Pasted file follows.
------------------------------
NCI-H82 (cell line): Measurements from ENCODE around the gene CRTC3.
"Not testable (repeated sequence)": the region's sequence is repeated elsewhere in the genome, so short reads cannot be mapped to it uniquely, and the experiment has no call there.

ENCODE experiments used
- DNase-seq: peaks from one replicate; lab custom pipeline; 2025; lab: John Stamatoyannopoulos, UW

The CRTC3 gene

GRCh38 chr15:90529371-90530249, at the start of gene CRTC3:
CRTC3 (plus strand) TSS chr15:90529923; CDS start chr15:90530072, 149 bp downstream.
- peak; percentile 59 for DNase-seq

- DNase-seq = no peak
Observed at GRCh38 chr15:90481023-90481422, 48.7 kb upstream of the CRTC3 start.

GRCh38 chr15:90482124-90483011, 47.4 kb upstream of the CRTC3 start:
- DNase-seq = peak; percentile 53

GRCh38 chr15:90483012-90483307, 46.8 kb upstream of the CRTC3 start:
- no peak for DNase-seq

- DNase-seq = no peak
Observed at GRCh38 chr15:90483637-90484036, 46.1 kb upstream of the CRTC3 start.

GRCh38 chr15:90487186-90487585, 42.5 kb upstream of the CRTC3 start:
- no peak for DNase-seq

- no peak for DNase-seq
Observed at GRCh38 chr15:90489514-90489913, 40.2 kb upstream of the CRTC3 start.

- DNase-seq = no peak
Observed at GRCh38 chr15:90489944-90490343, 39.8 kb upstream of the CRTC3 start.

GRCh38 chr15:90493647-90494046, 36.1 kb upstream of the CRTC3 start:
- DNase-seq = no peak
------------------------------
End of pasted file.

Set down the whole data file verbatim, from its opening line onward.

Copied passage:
NCI-H82 (cell line): Measurements from ENCODE around the gene CRTC3.
"Not testable (repeated sequence)": the region's sequence is repeated elsewhere in the genome, so short reads cannot be mapped to it uniquely, and the experiment has no call there.

ENCODE experiments used
- DNase-seq: peaks from one replicate; lab custom pipeline; 2025; lab: John Stamatoyannopoulos, UW

The CRTC3 gene

GRCh38 chr15:90529371-90530249, at the start of gene CRTC3:
CRTC3 (plus strand) TSS chr15:90529923; CDS start chr15:90530072, 149 bp downstream.
- peak; percentile 59 for DNase-seq

- DNase-seq = no peak
Observed at GRCh38 chr15:90481023-90481422, 48.7 kb upstream of the CRTC3 start.

GRCh38 chr15:90482124-90483011, 47.4 kb upstream of the CRTC3 start:
- DNase-seq = peak; percentile 53

GRCh38 chr15:90483012-90483307, 46.8 kb upstream of the CRTC3 start:
- no peak for DNase-seq

- DNase-seq = no peak
Observed at GRCh38 chr15:90483637-90484036, 46.1 kb upstream of the CRTC3 start.

GRCh38 chr15:90487186-90487585, 42.5 kb upstream of the CRTC3 start:
- no peak for DNase-seq

- no peak for DNase-seq
Observed at GRCh38 chr15:90489514-90489913, 40.2 kb upstream of the CRTC3 start.

- DNase-seq = no peak
Observed at GRCh38 chr15:90489944-90490343, 39.8 kb upstream of the CRTC3 start.

GRCh38 chr15:90493647-90494046, 36.1 kb upstream of the CRTC3 start:
- DNase-seq = no peak